MA of my 8 year old son...

MA of my 8 year old son...

Postby jimgrossman » Mon Apr 25, 2011 7:47 pm

Any and all comments, critiques and suggestions welcome, especially since it's me reading them, not him. More pix and series here http://pjgrossman.phanfare.com/5093795

Thanks so much!

Jim


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Re: MA of my 8 year old son...

Postby HeluvaSkier » Mon Apr 25, 2011 9:25 pm

I stand by my original MA that I gave to you on Epic, although I'm a bit disappointed that his skiing doesn't show any work on what I suggested back at the beginning of March - in fact it has moved in the opposite direction of what I suggested.

HeluvaSkier wrote:Narrow the stance up, work on foot tipping instead of throwing the body into the center of the turn, and move away from the push-off to transition and you'll have yourself even more of a ripping skier than you already do.


HeluvaSkier wrote:[More outside ski pressure] might turn into a result or byproduct of the above, but I wouldn't focus on it... instead train to allow for it. Kids can take instructions very literally and "more outside ski pressure" to an eight-year-old may turn into stomping and pushing on the outside ski even more - opposite of what you'd really be aiming for in their skiing. Narrowing the stance for this little guy will solve a lot because it will take away a lot of the wedge residuals that he is still relying on.


Your kid is a good skier for an 8 year old, but what you have is the result you get when you take a wedge-taught skier and teach them to put one ski on edge. For all practical purposes he is still skiing in a wedge. If you want to do him an actual favor that is going to pay off later on in his skiing career, teach him to ski with his feet - take away the wedge-crutch that he is relying on and holding him back. Right now, there is no sign of balancing on a tipped edge or initiating turns with his feet and ankles. In many cases the outside ski is only acting as an outrigger, with the inside ski doing most of the real work accept for brief points in the bottom of the turn. He will not always "get away" with skiing like he is right now. Teach him to ski with his feet and tip his skis, narrow his stance, and teach him to flex to release his turns. Get rid of the hip dumping, the exaggerated edge angles, and the up move to release [if his coach does not see these things as issues, find him a new coach]. Then you'll be giving him skiing movements that will serve him well into his skiing future regardless of what he decides to pursue.
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Re: MA of my 8 year old son...

Postby jepoupatout » Tue Apr 26, 2011 4:08 am

Hi Heluva, i am not an expert but for me it doesn't look as Hip dumping and i see a lot of tipping, extreme CA with good placement of the pelvis. I would like to be able to do aft of these . This boy was carving like a pro, very flexible, upper body very stable and no rotation. I don't think his feet are too wide it is the result of the the pitch and extreme carving. In the transition his feet close together and wider after it. Can we say that his kind of turn are more like Power release turn but with more extreme CA?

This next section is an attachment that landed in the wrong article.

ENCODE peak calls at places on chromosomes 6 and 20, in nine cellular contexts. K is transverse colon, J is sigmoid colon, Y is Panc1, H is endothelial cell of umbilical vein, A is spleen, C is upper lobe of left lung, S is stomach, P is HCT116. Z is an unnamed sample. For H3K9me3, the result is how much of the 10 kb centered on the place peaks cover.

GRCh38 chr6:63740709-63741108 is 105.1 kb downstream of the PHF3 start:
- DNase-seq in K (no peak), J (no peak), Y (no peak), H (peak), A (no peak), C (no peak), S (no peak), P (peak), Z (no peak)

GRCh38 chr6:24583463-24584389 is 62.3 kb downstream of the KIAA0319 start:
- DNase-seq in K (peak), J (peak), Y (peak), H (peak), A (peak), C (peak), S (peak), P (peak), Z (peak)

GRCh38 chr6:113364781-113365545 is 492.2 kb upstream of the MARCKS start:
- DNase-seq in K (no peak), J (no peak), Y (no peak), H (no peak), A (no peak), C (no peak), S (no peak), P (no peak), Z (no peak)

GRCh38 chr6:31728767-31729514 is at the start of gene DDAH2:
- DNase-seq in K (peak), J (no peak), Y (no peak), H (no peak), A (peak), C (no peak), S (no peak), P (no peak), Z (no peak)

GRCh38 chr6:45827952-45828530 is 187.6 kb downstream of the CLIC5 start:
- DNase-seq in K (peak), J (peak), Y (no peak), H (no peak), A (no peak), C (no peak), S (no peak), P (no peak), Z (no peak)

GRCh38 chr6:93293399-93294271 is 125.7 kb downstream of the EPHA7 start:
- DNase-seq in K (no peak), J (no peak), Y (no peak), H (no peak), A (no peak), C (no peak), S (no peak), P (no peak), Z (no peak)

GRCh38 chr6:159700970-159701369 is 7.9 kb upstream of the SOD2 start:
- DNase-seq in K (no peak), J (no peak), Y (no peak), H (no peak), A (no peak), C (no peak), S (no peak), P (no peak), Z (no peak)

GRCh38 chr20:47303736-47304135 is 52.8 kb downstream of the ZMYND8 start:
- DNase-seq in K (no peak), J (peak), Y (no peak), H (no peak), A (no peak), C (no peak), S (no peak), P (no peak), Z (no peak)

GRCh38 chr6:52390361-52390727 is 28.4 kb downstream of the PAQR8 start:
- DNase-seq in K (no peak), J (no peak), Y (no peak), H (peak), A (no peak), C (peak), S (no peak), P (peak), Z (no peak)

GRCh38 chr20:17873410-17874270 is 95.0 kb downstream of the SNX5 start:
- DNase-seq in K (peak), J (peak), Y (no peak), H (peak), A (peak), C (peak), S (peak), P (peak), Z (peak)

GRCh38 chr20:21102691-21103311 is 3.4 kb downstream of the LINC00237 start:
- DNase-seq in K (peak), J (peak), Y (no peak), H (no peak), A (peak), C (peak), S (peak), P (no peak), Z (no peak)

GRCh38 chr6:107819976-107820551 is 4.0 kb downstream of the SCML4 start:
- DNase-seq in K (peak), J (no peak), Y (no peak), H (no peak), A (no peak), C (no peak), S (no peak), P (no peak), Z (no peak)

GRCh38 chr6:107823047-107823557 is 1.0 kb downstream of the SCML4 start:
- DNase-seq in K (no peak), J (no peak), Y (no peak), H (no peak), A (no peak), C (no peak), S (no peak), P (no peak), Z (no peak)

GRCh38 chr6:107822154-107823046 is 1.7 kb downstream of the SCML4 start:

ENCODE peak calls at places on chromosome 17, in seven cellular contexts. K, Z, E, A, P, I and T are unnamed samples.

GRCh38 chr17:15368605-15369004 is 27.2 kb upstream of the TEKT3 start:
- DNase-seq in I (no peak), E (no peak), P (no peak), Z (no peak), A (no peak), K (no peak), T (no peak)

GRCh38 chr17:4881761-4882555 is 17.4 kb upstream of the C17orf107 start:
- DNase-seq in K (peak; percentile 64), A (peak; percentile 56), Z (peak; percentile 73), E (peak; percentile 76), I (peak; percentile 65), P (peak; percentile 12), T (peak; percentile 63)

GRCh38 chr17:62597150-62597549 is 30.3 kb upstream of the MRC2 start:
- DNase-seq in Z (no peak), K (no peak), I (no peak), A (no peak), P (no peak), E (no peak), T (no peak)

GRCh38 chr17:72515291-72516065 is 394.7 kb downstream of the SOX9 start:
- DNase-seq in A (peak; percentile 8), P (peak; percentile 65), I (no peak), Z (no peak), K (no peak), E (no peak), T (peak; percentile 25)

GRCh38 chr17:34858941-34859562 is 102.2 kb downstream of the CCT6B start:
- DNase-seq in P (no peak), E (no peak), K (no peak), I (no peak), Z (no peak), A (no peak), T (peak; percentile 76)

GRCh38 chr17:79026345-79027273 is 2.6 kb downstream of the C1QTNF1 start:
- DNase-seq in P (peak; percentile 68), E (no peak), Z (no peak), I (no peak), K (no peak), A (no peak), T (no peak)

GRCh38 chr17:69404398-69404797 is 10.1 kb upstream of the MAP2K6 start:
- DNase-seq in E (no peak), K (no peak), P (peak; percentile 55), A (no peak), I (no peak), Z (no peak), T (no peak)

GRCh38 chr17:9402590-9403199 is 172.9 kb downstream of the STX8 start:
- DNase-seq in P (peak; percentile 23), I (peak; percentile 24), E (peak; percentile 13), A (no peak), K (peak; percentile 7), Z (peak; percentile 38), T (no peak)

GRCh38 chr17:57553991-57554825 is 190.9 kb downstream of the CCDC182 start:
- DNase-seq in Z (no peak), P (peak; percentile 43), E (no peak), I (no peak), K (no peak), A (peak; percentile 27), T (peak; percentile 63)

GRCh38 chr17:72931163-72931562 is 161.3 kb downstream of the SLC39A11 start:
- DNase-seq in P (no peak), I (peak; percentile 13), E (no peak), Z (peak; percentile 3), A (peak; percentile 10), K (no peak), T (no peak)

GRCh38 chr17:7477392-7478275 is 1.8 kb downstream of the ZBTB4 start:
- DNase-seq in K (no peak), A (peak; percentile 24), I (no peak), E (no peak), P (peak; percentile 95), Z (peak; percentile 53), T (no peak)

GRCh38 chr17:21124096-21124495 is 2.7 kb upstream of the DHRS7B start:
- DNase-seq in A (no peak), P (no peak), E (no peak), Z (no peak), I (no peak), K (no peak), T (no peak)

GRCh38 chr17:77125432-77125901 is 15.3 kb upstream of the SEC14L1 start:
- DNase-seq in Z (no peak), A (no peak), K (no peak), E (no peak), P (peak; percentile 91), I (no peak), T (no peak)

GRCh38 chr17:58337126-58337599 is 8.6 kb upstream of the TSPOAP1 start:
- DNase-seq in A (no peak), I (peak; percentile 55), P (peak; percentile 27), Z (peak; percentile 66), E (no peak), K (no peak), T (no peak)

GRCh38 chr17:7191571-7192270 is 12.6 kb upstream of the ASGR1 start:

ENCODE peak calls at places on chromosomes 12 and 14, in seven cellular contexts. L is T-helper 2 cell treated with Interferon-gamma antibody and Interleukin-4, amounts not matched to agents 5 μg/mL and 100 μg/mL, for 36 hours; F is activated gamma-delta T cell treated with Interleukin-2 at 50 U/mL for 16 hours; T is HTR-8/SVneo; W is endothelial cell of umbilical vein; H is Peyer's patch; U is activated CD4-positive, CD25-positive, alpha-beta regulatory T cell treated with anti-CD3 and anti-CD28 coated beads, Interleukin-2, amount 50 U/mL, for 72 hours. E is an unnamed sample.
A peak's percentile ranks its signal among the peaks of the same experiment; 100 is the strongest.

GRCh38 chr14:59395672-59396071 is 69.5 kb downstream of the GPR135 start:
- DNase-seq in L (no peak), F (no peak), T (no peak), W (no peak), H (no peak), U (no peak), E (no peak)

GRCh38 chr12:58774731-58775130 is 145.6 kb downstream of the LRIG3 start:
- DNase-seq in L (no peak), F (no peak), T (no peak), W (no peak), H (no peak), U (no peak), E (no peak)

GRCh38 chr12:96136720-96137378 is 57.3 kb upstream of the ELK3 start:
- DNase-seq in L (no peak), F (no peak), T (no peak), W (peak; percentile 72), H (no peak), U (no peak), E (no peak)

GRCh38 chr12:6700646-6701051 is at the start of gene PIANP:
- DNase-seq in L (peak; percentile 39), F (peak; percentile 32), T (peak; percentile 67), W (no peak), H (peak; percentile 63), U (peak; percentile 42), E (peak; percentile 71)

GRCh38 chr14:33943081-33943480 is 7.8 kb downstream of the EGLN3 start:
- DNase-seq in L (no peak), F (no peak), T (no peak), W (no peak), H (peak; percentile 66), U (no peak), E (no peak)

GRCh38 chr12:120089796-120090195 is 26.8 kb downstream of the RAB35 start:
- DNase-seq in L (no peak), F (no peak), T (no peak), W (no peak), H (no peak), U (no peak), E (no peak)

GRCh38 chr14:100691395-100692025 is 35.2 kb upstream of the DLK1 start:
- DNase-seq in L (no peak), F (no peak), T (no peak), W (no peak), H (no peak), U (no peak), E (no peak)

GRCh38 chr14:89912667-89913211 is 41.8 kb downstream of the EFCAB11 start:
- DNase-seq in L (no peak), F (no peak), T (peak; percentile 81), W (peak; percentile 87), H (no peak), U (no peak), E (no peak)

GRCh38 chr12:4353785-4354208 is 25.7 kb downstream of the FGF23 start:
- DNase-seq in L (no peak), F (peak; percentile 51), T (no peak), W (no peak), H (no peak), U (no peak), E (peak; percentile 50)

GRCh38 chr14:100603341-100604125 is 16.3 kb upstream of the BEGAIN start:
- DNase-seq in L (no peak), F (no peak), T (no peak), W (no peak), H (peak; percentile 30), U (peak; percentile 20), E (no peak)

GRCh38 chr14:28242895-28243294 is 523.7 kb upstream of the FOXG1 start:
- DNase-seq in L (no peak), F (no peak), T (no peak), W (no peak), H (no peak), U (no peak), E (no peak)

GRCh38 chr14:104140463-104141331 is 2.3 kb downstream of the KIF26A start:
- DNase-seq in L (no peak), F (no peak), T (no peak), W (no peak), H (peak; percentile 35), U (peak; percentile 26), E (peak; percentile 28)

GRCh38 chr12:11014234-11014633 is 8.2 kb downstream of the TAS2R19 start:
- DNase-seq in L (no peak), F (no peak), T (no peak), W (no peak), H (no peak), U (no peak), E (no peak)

Nice job
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Re: MA of my 8 year old son...

Postby midwif » Tue Apr 26, 2011 7:45 am

I wish I could ski that well.
But, I agree with Heluva that the turn shown here has less flexing and more of an up movement.
which does result in a small wedge.

I love the smile on his face.
BUT!!! If he falls with his tongue still gripped between his lips, he may have half the tongue he was born with.

Seriously, I would encourage him to change that habit.

Lynn
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Re: MA of my 8 year old son...

Postby kirtland » Tue Apr 26, 2011 10:37 am

I love it, this kid is having more fun, than a young man should. And with skills that I rarely see in kids or adults.
I just looked through all the pictures that you posted here, http://pjgrossman.phanfare.com/5093795 which show much more than the few frames you posted pictures of and only found one frame that showed the outside foot tipped more than the inside foot, to indicate any hint of a possible wedging at initiation. (I don't have the time to try to figure out how , if it is possible to, post the example frames for what I am saying here, so I encourage others to look through all the frames.) In fact I see the inside ski tipped more than the outside ski in many frames. I see a Von Gruenigan turn in one sequence which is certainly not a wedge move. I see him reaching with his outside arm and tilting his head to the outside indicating that he has a sense for staying out over the outside ski and is is striving to be over his outside ski and I generally see more snow coming off his outside ski than the inside ski demonstrating that it is pressured. I see the tip of the ski arcing through the turn until the very end, demonstrating he know how to stay forward/ keep his stance foot under him. I see him working his ski through the turn on some turns, to use the energy in the ski to take him into the next turn, which is rare particularly in a someone this young.
I would encourage him to focus on making some changes at the transition between turns and initiation. Right now his stance is wide at the transition and he is extending to begin the turn. I see (not in the photos posted, but in the pictures http://pjgrossman.phanfare.com/5093795) very little horizontal separation between his feet in the middle of the turn, just vertical separation, as it should be, but when he finishes the turn, he does not begin releasing/flexing his outside ski first to let it come back up next to his old inside foot/new outside foot. (it is demonstrated and exaggerated in the Power Release in the Essentials Book). By doing this it will help him to flex to initiate the turn, his stance will narrow at the transition and he will be able to tip more easily and sooner in the turn. It will also allow him to counter earlier and engage the skis earlier in the turn.